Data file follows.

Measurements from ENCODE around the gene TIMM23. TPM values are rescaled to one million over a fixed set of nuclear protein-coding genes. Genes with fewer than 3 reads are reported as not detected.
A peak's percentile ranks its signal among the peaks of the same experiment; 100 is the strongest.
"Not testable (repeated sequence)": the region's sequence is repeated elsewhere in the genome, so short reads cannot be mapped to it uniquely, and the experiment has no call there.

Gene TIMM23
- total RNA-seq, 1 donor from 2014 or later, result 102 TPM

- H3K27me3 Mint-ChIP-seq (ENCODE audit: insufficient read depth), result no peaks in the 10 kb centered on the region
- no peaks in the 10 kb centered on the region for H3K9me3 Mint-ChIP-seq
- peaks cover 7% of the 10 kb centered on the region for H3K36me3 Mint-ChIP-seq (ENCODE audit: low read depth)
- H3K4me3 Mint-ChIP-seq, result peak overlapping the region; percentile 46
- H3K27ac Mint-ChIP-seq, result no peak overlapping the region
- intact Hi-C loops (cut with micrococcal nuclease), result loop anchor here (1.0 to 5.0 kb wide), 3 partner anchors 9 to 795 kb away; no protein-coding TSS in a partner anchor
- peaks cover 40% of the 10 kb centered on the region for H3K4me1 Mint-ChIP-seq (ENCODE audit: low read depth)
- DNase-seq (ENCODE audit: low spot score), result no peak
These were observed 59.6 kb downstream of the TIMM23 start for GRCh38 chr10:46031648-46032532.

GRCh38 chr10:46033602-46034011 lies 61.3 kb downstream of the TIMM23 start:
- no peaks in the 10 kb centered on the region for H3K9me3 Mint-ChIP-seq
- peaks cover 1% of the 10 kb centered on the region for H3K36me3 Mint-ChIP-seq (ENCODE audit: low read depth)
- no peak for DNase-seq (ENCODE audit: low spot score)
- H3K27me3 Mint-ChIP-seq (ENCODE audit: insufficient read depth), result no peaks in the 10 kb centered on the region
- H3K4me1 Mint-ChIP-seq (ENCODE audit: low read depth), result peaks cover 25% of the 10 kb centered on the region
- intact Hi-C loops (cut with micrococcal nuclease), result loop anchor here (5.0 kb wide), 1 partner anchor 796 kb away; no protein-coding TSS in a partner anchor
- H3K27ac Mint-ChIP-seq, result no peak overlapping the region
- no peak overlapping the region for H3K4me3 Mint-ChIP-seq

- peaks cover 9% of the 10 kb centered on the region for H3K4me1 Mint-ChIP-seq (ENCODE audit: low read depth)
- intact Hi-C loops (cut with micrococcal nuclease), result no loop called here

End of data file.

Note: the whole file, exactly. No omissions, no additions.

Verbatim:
Measurements from ENCODE around the gene TIMM23. TPM values are rescaled to one million over a fixed set of nuclear protein-coding genes. Genes with fewer than 3 reads are reported as not detected.
A peak's percentile ranks its signal among the peaks of the same experiment; 100 is the strongest.
"Not testable (repeated sequence)": the region's sequence is repeated elsewhere in the genome, so short reads cannot be mapped to it uniquely, and the experiment has no call there.

Gene TIMM23
- total RNA-seq, 1 donor from 2014 or later, result 102 TPM

- H3K27me3 Mint-ChIP-seq (ENCODE audit: insufficient read depth), result no peaks in the 10 kb centered on the region
- no peaks in the 10 kb centered on the region for H3K9me3 Mint-ChIP-seq
- peaks cover 7% of the 10 kb centered on the region for H3K36me3 Mint-ChIP-seq (ENCODE audit: low read depth)
- H3K4me3 Mint-ChIP-seq, result peak overlapping the region; percentile 46
- H3K27ac Mint-ChIP-seq, result no peak overlapping the region
- intact Hi-C loops (cut with micrococcal nuclease), result loop anchor here (1.0 to 5.0 kb wide), 3 partner anchors 9 to 795 kb away; no protein-coding TSS in a partner anchor
- peaks cover 40% of the 10 kb centered on the region for H3K4me1 Mint-ChIP-seq (ENCODE audit: low read depth)
- DNase-seq (ENCODE audit: low spot score), result no peak
These were observed 59.6 kb downstream of the TIMM23 start for GRCh38 chr10:46031648-46032532.

GRCh38 chr10:46033602-46034011 lies 61.3 kb downstream of the TIMM23 start:
- no peaks in the 10 kb centered on the region for H3K9me3 Mint-ChIP-seq
- peaks cover 1% of the 10 kb centered on the region for H3K36me3 Mint-ChIP-seq (ENCODE audit: low read depth)
- no peak for DNase-seq (ENCODE audit: low spot score)
- H3K27me3 Mint-ChIP-seq (ENCODE audit: insufficient read depth), result no peaks in the 10 kb centered on the region
- H3K4me1 Mint-ChIP-seq (ENCODE audit: low read depth), result peaks cover 25% of the 10 kb centered on the region
- intact Hi-C loops (cut with micrococcal nuclease), result loop anchor here (5.0 kb wide), 1 partner anchor 796 kb away; no protein-coding TSS in a partner anchor
- H3K27ac Mint-ChIP-seq, result no peak overlapping the region
- no peak overlapping the region for H3K4me3 Mint-ChIP-seq

- peaks cover 9% of the 10 kb centered on the region for H3K4me1 Mint-ChIP-seq (ENCODE audit: low read depth)
- intact Hi-C loops (cut with micrococcal nuclease), result no loop called here